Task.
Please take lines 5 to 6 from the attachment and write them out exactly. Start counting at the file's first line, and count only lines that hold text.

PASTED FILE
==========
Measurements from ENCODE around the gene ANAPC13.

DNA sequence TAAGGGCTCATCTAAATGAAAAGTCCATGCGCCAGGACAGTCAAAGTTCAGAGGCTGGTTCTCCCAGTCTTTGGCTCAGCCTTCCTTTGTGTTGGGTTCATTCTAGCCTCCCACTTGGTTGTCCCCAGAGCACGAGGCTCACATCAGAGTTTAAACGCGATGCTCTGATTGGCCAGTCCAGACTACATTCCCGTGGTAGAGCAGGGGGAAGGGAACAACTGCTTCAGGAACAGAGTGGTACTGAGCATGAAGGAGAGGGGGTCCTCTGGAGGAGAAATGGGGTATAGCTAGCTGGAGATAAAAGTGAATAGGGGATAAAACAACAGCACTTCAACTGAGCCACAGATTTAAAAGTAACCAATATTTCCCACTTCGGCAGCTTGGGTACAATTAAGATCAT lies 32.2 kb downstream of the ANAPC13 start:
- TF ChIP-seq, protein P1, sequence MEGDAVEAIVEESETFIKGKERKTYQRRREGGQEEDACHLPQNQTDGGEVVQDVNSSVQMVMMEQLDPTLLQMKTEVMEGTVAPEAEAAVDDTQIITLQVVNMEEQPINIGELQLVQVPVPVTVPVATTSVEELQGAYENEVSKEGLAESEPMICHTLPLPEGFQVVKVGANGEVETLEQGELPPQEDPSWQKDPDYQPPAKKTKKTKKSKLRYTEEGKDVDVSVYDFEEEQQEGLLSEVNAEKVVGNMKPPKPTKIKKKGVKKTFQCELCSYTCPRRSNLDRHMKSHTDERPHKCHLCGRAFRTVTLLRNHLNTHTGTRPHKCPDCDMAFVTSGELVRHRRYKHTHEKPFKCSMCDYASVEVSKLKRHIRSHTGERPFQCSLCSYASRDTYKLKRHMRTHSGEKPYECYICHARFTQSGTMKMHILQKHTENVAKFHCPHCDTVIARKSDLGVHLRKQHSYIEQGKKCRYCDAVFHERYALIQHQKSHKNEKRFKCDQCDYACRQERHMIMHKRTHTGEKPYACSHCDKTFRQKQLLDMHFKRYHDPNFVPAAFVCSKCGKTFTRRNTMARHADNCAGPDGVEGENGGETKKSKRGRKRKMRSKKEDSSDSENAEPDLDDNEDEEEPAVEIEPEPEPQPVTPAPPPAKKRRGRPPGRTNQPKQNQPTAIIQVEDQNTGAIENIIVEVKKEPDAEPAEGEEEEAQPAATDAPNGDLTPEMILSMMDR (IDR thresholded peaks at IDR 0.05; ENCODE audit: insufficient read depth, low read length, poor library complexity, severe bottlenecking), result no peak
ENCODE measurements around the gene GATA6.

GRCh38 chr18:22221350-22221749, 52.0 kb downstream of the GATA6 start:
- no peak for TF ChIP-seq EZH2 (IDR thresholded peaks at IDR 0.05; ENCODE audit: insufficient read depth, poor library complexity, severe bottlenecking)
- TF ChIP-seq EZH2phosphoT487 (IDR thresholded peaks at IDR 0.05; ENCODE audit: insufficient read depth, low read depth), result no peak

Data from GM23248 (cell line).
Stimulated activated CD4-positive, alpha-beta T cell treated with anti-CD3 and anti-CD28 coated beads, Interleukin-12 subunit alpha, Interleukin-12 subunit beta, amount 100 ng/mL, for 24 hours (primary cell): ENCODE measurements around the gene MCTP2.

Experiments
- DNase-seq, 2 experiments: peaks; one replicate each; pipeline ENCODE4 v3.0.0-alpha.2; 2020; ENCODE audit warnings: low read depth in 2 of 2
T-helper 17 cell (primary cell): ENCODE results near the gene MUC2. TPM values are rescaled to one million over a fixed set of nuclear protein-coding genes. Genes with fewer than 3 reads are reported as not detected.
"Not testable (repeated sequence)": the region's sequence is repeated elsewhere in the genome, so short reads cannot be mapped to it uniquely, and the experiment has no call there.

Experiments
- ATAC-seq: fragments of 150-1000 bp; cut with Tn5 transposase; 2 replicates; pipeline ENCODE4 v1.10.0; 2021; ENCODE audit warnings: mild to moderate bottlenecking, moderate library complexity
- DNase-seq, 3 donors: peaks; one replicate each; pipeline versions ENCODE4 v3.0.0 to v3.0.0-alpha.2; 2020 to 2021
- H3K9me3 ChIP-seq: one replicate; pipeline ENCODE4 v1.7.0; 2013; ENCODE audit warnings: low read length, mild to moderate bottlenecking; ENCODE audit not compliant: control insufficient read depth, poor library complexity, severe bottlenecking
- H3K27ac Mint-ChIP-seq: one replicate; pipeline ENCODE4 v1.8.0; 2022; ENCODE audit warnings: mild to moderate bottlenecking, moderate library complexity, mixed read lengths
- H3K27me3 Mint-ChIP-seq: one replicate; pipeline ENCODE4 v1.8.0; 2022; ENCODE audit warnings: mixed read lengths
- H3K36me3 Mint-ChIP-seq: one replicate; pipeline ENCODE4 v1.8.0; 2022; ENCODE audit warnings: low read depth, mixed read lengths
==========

GRCh38 chr18:22221350-22221749, 52.0 kb downstream of the GATA6 start:
- no peak for TF ChIP-seq EZH2 (IDR thresholded peaks at IDR 0.05; ENCODE audit: insufficient read depth, poor library complexity, severe bottlenecking)